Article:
April may be the cruelest month, may be the time of cherry blossoms hung with snow, may be the time to celebrate poetry–as if we could confine it to one month, those of us who love it–anyway, it is also the last full month of the spring college semester. After endeavoring to impart some understanding of the principles of literary analysis of poetry to my students for the past ten weeks, I assigned a short paper that taught me a great deal. Perhaps it taught my students something, as well.
It occurred to me that metaphor–indeed, most figures of speech–are based upon likenesses, direct or analogous or implied. Yet we Western thinkers are taught to observe differences first and foremost. We learn that red is different from blue, that a ball is different from a block; and I am not disputing those differences. When we speak metaphorically, however, we imply similarity instead. My students default to contrast for analysis and to similarity for description.
There’s nothing inherently wrong with that; it’s very Aristotelian. But what if we turn things 180 degrees? Think of Linnaeus, who classified so many plants and animals; he grouped life forms according to likeness. The differences branched off from the similarities. He described what was overtly or subtly similar, then analyzed for differentiation.
Any two poems have at least a few things in common, so I asked my students to do a comparison-only study, briefly, in a 2-page paper. Initially, they had a great deal of trouble with the assignment. They wanted to contrast. Their interests lay in what was noticeably different about each poem. They genuinely struggled to stay on the topic of similarity, but the outcomes were some of the best papers I have yet had from this class. A student told me that this exercise “really made me think.”
Fascinating response, really. What does it tell us about our brains, our education, our observational instincts, that we want to stress difference before similarity? Is this a Western civilization thing, or an in-our-DNA-thing? I wonder.
The process that makes a person think, though, is a learning process for certain. Once we can recognize similarities between disparate works of art, we can perhaps recognize similarities between philosophies, religions, human beings. The very differences may become beautiful or intriguing rather than frightening or alien. We may learn to become more comfortable with variety, and more appreciative of it. I know my reading life would be much the poorer if I refused to read, try to understand, or value novels or poems that seemed challengingly “other.” I do not love all of the work I read, but everything teaches me something.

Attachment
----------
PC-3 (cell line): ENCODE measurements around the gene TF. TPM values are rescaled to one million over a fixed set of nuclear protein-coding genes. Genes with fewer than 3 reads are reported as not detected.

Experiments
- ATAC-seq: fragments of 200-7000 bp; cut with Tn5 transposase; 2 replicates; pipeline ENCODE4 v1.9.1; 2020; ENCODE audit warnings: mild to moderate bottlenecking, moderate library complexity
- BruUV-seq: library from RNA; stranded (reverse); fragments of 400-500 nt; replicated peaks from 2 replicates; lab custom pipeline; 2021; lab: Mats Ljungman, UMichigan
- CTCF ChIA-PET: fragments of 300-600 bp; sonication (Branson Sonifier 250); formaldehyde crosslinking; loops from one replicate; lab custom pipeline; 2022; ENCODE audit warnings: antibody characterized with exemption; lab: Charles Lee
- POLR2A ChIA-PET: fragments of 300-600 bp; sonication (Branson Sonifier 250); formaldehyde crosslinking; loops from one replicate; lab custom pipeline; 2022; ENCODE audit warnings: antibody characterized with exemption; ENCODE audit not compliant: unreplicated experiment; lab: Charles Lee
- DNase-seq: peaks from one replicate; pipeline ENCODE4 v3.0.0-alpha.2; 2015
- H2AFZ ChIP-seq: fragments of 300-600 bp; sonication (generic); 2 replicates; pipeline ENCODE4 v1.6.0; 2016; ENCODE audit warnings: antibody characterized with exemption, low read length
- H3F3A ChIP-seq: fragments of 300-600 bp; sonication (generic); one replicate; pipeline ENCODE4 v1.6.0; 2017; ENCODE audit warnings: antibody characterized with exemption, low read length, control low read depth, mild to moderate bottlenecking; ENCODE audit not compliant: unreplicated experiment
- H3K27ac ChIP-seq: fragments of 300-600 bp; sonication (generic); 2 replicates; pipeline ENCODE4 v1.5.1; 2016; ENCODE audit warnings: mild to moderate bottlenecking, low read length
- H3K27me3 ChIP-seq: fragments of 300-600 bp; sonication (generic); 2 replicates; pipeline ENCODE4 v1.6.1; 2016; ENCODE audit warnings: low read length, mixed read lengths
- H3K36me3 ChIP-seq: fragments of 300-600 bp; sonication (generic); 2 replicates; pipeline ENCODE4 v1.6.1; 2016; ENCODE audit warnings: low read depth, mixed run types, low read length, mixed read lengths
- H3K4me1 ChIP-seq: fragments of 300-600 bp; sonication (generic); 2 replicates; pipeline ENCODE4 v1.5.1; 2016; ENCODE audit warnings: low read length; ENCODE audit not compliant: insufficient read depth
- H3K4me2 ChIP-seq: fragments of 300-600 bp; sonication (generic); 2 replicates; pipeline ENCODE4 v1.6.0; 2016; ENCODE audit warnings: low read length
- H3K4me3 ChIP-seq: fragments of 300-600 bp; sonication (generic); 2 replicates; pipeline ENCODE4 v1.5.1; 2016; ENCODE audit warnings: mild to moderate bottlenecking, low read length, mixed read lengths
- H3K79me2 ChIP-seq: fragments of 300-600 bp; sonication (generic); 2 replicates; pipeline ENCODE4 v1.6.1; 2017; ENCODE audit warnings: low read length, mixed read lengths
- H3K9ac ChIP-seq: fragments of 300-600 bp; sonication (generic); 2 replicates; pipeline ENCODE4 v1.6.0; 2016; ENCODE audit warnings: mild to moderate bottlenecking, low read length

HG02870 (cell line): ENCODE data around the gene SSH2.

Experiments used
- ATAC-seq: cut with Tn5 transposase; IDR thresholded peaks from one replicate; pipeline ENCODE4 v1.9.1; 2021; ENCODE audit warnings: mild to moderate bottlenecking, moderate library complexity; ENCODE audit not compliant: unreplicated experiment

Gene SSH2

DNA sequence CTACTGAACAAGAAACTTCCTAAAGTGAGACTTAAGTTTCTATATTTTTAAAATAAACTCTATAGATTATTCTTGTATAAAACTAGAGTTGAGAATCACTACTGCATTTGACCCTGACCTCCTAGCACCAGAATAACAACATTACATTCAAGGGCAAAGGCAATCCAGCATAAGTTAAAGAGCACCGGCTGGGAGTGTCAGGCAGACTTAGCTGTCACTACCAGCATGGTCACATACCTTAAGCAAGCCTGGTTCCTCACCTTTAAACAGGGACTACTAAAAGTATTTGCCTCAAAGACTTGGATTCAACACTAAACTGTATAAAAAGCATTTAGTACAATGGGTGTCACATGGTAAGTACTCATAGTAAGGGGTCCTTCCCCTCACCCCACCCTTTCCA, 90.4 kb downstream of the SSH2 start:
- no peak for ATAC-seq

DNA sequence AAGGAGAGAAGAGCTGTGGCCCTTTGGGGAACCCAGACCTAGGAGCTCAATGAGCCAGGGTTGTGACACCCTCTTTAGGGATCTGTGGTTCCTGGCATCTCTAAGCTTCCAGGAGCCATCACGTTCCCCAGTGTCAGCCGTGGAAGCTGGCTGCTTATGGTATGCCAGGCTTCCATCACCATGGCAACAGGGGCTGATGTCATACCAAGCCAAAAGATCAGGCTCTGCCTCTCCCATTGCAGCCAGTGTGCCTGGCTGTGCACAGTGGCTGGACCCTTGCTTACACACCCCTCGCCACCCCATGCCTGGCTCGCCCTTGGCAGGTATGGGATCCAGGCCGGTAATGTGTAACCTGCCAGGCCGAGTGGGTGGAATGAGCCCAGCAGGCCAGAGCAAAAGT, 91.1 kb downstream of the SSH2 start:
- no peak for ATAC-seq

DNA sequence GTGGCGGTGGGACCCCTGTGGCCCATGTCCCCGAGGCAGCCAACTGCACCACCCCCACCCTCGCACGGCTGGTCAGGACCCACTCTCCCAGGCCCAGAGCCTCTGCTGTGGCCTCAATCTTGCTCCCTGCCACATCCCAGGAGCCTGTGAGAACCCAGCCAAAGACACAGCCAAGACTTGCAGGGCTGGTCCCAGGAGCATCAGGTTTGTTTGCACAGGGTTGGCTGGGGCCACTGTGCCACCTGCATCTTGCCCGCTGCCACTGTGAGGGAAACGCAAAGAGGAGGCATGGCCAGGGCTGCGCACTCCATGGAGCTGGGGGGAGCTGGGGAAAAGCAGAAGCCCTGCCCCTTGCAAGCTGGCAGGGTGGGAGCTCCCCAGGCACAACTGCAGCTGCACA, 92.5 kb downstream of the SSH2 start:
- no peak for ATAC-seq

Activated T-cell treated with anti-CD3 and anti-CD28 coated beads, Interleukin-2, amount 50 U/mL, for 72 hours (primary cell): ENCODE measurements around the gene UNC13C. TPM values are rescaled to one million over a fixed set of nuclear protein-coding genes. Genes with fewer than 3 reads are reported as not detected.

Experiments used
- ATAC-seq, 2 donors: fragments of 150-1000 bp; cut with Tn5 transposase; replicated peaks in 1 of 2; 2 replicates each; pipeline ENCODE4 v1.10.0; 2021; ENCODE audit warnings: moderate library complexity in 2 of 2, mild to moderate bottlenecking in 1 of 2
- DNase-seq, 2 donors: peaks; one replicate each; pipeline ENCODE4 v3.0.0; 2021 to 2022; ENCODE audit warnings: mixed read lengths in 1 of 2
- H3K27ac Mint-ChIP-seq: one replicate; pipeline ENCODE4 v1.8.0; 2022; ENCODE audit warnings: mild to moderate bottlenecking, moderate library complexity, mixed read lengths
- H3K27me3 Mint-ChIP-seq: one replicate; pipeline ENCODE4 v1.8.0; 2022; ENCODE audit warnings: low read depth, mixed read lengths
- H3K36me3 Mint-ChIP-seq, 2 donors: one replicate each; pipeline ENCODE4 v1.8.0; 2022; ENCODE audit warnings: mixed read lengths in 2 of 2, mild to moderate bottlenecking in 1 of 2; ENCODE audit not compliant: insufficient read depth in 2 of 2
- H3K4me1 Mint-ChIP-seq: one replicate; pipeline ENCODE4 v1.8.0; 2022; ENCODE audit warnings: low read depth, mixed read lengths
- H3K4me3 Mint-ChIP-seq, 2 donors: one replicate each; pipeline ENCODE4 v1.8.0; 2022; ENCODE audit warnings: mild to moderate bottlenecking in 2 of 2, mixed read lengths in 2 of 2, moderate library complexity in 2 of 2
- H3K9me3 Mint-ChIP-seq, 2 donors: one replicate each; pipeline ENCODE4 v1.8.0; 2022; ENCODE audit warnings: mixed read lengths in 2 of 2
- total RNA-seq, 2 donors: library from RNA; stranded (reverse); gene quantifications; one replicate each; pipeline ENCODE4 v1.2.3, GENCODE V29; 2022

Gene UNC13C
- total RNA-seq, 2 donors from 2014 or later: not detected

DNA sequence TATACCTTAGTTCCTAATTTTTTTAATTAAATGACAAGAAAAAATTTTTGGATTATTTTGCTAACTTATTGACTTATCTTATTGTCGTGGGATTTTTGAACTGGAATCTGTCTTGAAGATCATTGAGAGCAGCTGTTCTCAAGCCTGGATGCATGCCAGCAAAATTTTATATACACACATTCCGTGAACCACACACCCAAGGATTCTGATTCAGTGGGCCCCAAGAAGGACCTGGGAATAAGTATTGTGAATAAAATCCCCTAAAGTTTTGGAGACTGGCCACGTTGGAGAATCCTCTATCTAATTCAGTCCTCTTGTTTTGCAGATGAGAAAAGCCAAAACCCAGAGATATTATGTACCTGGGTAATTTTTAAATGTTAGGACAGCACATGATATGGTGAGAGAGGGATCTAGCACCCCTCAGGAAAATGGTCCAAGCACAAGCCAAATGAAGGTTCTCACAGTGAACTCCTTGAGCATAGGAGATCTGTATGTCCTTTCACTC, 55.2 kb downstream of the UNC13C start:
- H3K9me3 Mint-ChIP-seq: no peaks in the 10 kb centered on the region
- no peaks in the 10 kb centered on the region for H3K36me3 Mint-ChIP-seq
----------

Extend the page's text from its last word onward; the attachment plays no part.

The poems below are very different. In what ways, specifically, are they alike?
Spleen (by Charles Baudelaire, tr. by Robert Lowell)
I’m the king of a rain country, rich
but sterile, young but with an old wolf’s itch,
one who escapes Fenelon’s apologues,
and kills the day in boredom with his dogs;
nothing cheers him, darts, tennis, falconry,
his people dying by the balcony;
the bawdry of the pet hermaphrodite
no longer gets him through a single night;
his bed of fleur-de-lys becomes a tomb;
even the ladies of the court, for whom
all kings are beautiful, cannot put on
shameful enough dresses for this skeleton;
the scholar who makes his gold cannot invent
washes to cleanse the poisoned element;
even in baths of blood, Rome’s legacy,
our tyrants’ solace in senility,
he cannot warm up his shot corpse, whose food
is syrup-green Lethean ooze, not blood.
Arrival (by William Carlos Williams)
And yet one arrives somehow,
finds himself loosening the hooks of
in a strange bedroom–
feels the autumn
dropping its silk and linen leaves
about her ankles.
The tawdry veined body emerges
twisted upon itself
like a winter wind . . . !
(These poems are shared under the Creative Commons and are copyrighted by the estates and/or publishers of these poets)